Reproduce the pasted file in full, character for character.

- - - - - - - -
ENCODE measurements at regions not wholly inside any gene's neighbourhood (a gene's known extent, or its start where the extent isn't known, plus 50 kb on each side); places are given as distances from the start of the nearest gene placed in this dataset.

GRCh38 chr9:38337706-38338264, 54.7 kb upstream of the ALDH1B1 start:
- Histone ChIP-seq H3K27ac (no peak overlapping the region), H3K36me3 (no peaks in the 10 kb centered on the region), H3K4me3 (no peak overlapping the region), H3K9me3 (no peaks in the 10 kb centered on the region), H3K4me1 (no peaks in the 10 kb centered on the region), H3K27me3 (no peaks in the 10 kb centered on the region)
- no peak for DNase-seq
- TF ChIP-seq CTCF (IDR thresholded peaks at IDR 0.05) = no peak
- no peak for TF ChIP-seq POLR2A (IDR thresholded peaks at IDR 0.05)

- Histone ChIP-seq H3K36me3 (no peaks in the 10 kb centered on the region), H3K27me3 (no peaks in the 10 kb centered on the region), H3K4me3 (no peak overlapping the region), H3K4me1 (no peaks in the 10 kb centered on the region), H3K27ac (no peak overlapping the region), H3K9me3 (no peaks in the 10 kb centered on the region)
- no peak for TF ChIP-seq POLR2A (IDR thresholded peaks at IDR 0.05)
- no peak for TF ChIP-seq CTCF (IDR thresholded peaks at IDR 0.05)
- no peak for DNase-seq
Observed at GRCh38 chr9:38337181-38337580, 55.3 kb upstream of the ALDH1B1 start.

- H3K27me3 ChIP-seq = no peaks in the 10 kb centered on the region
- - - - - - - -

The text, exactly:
ENCODE measurements at regions not wholly inside any gene's neighbourhood (a gene's known extent, or its start where the extent isn't known, plus 50 kb on each side); places are given as distances from the start of the nearest gene placed in this dataset.

GRCh38 chr9:38337706-38338264, 54.7 kb upstream of the ALDH1B1 start:
- Histone ChIP-seq H3K27ac (no peak overlapping the region), H3K36me3 (no peaks in the 10 kb centered on the region), H3K4me3 (no peak overlapping the region), H3K9me3 (no peaks in the 10 kb centered on the region), H3K4me1 (no peaks in the 10 kb centered on the region), H3K27me3 (no peaks in the 10 kb centered on the region)
- no peak for DNase-seq
- TF ChIP-seq CTCF (IDR thresholded peaks at IDR 0.05) = no peak
- no peak for TF ChIP-seq POLR2A (IDR thresholded peaks at IDR 0.05)

- Histone ChIP-seq H3K36me3 (no peaks in the 10 kb centered on the region), H3K27me3 (no peaks in the 10 kb centered on the region), H3K4me3 (no peak overlapping the region), H3K4me1 (no peaks in the 10 kb centered on the region), H3K27ac (no peak overlapping the region), H3K9me3 (no peaks in the 10 kb centered on the region)
- no peak for TF ChIP-seq POLR2A (IDR thresholded peaks at IDR 0.05)
- no peak for TF ChIP-seq CTCF (IDR thresholded peaks at IDR 0.05)
- no peak for DNase-seq
Observed at GRCh38 chr9:38337181-38337580, 55.3 kb upstream of the ALDH1B1 start.

- H3K27me3 ChIP-seq = no peaks in the 10 kb centered on the region